I have a couple degrees in the subject. One in applied math, that I studied in college, and one in pure math that I got twelve years later. Indeed, I coincided with the author at Harvard, and his description of the Math department in the Science Center, the ping pong table and that hidden gem of a library brought back memories of my first semester in college, which was largely spent poring over impossibl
Jennifer Stephens
Sep 13, 2013 rated it it was ok
Shelves: reviewed, non-fiction
update : i finally gave up on this book. i just cannot make myself read any more of it.

original review in progress: So I am slogging my way through this new memoir aptly named 'Love and Math' from a Russian Jewish mathematician. I haven't gotten to any bits about love between people yet (I was hoping for some romance) - it's mostly about his love OF math with bits of details on the deep antisemitism that used to be present in Russia. Starting to realize math geeks are a bit like dirty hippies wh
Feb 18, 2014 rated it it was ok
An overly ambitious attempt by a brilliant mathematician to inculcate his love for the subject into a lay audience. The topic is modern mathematics, beyond the usual math we have mostly been exposed to in school. When he says "algebra" he means abstract algebra. Similarly for "group," "field," "category" and on up to "strings" and "sheaves." He briefly describes these objects, but sentences with ten unfamiliar terms in them are just too much for me. His topic is The Langlands Project -- also new ...more
John Karabaic
Nov 19, 2013 rated it it was ok
Edward Frenkel needs both a better agent and a better editor.

A better agent would have had a heart-to-heart talk with him about his objectives in writing this book. Frenkel claims he wants to inspire a new generation of mathematicians, particularly by bridging the "two cultures" between the arts and science by using the powers of love and math. That agent might have advised him that, since his work sorely needs the power of visualization, he hook up with a comic book artist--someone who knows th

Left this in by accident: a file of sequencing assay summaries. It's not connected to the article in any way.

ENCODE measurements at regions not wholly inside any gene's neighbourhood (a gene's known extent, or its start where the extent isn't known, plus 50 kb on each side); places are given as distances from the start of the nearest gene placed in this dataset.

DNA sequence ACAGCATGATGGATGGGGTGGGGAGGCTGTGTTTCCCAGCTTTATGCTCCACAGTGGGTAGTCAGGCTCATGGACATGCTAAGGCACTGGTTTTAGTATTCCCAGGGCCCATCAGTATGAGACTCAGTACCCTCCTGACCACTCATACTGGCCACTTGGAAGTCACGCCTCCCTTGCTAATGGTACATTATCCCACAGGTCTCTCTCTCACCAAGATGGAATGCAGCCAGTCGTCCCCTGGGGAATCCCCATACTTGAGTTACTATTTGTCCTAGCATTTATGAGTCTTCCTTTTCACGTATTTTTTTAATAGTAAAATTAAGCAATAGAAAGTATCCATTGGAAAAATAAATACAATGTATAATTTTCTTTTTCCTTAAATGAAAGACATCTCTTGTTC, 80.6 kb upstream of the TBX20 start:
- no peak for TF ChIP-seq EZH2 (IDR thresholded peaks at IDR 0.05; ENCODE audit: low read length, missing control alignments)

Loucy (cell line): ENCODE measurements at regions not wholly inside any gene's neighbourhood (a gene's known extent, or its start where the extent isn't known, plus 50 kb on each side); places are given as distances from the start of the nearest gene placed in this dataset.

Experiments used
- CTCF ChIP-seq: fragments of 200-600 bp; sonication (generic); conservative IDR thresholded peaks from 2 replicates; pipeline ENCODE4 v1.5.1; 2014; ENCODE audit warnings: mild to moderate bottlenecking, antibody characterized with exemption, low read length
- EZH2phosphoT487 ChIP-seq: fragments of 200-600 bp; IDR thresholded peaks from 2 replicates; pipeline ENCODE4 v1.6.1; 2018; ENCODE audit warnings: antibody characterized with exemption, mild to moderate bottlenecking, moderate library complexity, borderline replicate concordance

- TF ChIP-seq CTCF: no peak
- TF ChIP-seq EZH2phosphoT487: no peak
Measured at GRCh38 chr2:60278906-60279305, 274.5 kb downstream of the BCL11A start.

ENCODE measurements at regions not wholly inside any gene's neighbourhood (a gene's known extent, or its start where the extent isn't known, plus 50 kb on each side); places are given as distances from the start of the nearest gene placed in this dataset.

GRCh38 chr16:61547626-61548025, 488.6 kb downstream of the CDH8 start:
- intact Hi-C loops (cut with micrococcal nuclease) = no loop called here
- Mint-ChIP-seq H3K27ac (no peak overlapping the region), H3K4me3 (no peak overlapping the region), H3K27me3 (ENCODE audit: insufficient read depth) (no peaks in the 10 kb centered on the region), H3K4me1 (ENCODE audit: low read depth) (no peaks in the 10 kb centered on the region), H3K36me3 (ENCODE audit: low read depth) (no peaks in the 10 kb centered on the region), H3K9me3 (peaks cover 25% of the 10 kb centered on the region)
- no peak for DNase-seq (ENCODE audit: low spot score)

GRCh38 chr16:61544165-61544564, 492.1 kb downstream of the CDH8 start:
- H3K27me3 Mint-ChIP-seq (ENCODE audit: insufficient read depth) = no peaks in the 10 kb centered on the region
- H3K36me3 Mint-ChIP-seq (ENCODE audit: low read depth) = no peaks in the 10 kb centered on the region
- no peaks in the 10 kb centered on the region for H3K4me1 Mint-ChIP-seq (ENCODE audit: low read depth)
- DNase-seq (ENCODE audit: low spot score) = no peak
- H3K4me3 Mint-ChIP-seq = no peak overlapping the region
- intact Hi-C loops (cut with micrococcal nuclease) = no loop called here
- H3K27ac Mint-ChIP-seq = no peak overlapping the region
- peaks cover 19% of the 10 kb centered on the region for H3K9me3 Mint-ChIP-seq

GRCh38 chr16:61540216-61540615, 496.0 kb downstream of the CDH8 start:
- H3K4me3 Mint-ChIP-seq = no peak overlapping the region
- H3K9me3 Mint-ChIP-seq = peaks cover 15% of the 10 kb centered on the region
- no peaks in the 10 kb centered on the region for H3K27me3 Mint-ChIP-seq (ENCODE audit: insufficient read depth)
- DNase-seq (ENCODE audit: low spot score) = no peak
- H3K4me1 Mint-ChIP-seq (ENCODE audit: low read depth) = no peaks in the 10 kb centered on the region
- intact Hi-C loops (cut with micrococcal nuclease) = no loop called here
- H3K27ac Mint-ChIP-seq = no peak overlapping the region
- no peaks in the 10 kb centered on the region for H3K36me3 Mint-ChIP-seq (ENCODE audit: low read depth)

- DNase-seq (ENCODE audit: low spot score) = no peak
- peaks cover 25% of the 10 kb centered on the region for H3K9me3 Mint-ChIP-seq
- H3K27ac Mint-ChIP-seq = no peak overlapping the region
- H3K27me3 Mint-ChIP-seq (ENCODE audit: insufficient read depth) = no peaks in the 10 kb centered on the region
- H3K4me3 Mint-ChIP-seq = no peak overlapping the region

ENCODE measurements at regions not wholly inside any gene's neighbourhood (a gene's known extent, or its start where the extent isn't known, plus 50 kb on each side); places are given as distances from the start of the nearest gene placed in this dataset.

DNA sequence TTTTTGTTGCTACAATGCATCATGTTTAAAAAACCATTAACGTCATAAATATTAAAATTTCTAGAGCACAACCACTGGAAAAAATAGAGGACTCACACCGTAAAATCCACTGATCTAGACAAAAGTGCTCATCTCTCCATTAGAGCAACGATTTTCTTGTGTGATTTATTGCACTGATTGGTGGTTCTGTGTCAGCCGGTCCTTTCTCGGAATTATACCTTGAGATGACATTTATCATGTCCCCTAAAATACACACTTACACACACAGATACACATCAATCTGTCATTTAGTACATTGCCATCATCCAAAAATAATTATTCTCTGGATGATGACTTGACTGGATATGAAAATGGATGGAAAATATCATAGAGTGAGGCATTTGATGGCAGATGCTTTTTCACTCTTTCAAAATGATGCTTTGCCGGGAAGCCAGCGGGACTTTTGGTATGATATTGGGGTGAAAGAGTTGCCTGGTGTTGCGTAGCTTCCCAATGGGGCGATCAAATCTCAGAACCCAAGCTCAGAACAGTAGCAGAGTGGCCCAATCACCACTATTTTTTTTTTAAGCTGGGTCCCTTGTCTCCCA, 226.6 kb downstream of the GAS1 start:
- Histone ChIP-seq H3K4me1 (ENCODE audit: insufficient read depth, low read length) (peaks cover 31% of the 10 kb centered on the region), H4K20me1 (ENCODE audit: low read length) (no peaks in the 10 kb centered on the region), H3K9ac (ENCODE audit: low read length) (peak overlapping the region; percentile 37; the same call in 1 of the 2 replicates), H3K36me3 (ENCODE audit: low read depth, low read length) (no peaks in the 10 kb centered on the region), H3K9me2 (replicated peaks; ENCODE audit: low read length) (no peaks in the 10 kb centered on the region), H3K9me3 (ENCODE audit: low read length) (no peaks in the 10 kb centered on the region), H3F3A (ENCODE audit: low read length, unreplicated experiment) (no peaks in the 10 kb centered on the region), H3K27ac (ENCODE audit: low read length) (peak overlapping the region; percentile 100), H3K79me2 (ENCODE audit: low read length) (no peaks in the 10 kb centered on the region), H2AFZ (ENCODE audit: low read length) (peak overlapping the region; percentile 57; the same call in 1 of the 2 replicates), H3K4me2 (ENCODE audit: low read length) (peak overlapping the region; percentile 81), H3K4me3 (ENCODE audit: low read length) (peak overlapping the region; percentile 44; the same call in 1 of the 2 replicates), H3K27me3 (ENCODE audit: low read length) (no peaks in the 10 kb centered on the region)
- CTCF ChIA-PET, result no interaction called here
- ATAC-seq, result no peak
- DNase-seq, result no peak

Gary  Beauregard Bottomley
Jul 21, 2014 rated it really liked it
I enjoyed the book, but would be hard pressed to recommend it since he does explain all the details that goes into the relevant math and the listener can get lost within the weeds of the math. I did not know this branch of mathematics and was able to follow the details, but sometimes it did get overwhelming.

Math is beautiful. Behind our current different branches of abstract math there exist an ultimate theory that ties each branch together. This book explains all of this by delving into the mat
Daniel R.
Feb 15, 2014 rated it liked it
Shelves: mos
This book would have been better if it was structured as two short novels, one about his life and the other about the mathematics he has worked on, instead of one interwoven book. The author provides suggestions for skipping chapters heavy on math but I feel that weakens the author's goal of wanting to create a book about mathematics that could be enjoyed by those terrified of math. As the book progresses the math gets more complex and the examples and analogies for it get fewer. As a reader I g ...more
Kara Babcock
I’m disappointed that so many people seem underwhelmed by the autobiographical parts of this book and feel that they are ancillary to Frenkel’s purpose. I disagree: they are, in fact, the heart and soul of Love & Math. Without them, this would be a fairly intense treatise on deep connections between abstract algebra, algebraic geometry, and quantum physics. With them, Frenkel demonstrates how the study of mathematics and a devotion to thought for thought’s sake, to fulfil human curiosity helped ...more
Apr 04, 2020 rated it liked it
As stated in a previous comment, I really enjoyed the first part that contains the story of the author’s first research in mathematics, including some optional mathematical details and motivations. I learned a lot from it.

Unfortunately, after that the details disappear and ideas are sketched in an, for me, incomprehensible way. Further on, the subject changes to autobiography and random musings on e.g. the idea that mathematics is not invented but discovered, supporting Plato’s thesis.